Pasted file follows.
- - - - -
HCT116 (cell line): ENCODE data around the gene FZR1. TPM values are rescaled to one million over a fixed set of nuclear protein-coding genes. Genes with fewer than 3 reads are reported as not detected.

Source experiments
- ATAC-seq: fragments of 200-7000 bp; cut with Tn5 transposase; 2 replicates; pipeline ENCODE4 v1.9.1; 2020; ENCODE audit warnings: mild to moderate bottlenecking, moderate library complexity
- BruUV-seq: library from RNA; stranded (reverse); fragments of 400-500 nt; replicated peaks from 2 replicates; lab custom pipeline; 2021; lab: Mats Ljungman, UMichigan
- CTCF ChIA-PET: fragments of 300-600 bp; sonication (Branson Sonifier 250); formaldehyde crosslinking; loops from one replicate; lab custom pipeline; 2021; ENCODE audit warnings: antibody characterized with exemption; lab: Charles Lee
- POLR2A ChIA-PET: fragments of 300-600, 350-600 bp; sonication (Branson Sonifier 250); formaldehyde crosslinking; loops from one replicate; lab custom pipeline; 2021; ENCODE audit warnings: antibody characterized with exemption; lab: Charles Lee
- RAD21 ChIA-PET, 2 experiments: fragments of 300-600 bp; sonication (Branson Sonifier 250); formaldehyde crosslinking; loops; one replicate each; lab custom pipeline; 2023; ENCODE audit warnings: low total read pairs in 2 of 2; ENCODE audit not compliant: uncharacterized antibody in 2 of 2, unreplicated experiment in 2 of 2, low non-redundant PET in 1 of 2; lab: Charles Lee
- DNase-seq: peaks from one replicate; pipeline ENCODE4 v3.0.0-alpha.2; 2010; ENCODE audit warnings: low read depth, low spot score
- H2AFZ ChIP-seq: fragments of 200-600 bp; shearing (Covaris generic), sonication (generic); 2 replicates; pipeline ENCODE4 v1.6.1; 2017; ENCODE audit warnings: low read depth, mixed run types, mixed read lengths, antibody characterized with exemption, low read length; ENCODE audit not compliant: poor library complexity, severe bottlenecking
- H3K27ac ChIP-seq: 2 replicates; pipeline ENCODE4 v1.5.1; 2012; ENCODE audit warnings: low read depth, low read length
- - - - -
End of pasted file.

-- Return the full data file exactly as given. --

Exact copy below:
HCT116 (cell line): ENCODE data around the gene FZR1. TPM values are rescaled to one million over a fixed set of nuclear protein-coding genes. Genes with fewer than 3 reads are reported as not detected.

Source experiments
- ATAC-seq: fragments of 200-7000 bp; cut with Tn5 transposase; 2 replicates; pipeline ENCODE4 v1.9.1; 2020; ENCODE audit warnings: mild to moderate bottlenecking, moderate library complexity
- BruUV-seq: library from RNA; stranded (reverse); fragments of 400-500 nt; replicated peaks from 2 replicates; lab custom pipeline; 2021; lab: Mats Ljungman, UMichigan
- CTCF ChIA-PET: fragments of 300-600 bp; sonication (Branson Sonifier 250); formaldehyde crosslinking; loops from one replicate; lab custom pipeline; 2021; ENCODE audit warnings: antibody characterized with exemption; lab: Charles Lee
- POLR2A ChIA-PET: fragments of 300-600, 350-600 bp; sonication (Branson Sonifier 250); formaldehyde crosslinking; loops from one replicate; lab custom pipeline; 2021; ENCODE audit warnings: antibody characterized with exemption; lab: Charles Lee
- RAD21 ChIA-PET, 2 experiments: fragments of 300-600 bp; sonication (Branson Sonifier 250); formaldehyde crosslinking; loops; one replicate each; lab custom pipeline; 2023; ENCODE audit warnings: low total read pairs in 2 of 2; ENCODE audit not compliant: uncharacterized antibody in 2 of 2, unreplicated experiment in 2 of 2, low non-redundant PET in 1 of 2; lab: Charles Lee
- DNase-seq: peaks from one replicate; pipeline ENCODE4 v3.0.0-alpha.2; 2010; ENCODE audit warnings: low read depth, low spot score
- H2AFZ ChIP-seq: fragments of 200-600 bp; shearing (Covaris generic), sonication (generic); 2 replicates; pipeline ENCODE4 v1.6.1; 2017; ENCODE audit warnings: low read depth, mixed run types, mixed read lengths, antibody characterized with exemption, low read length; ENCODE audit not compliant: poor library complexity, severe bottlenecking
- H3K27ac ChIP-seq: 2 replicates; pipeline ENCODE4 v1.5.1; 2012; ENCODE audit warnings: low read depth, low read length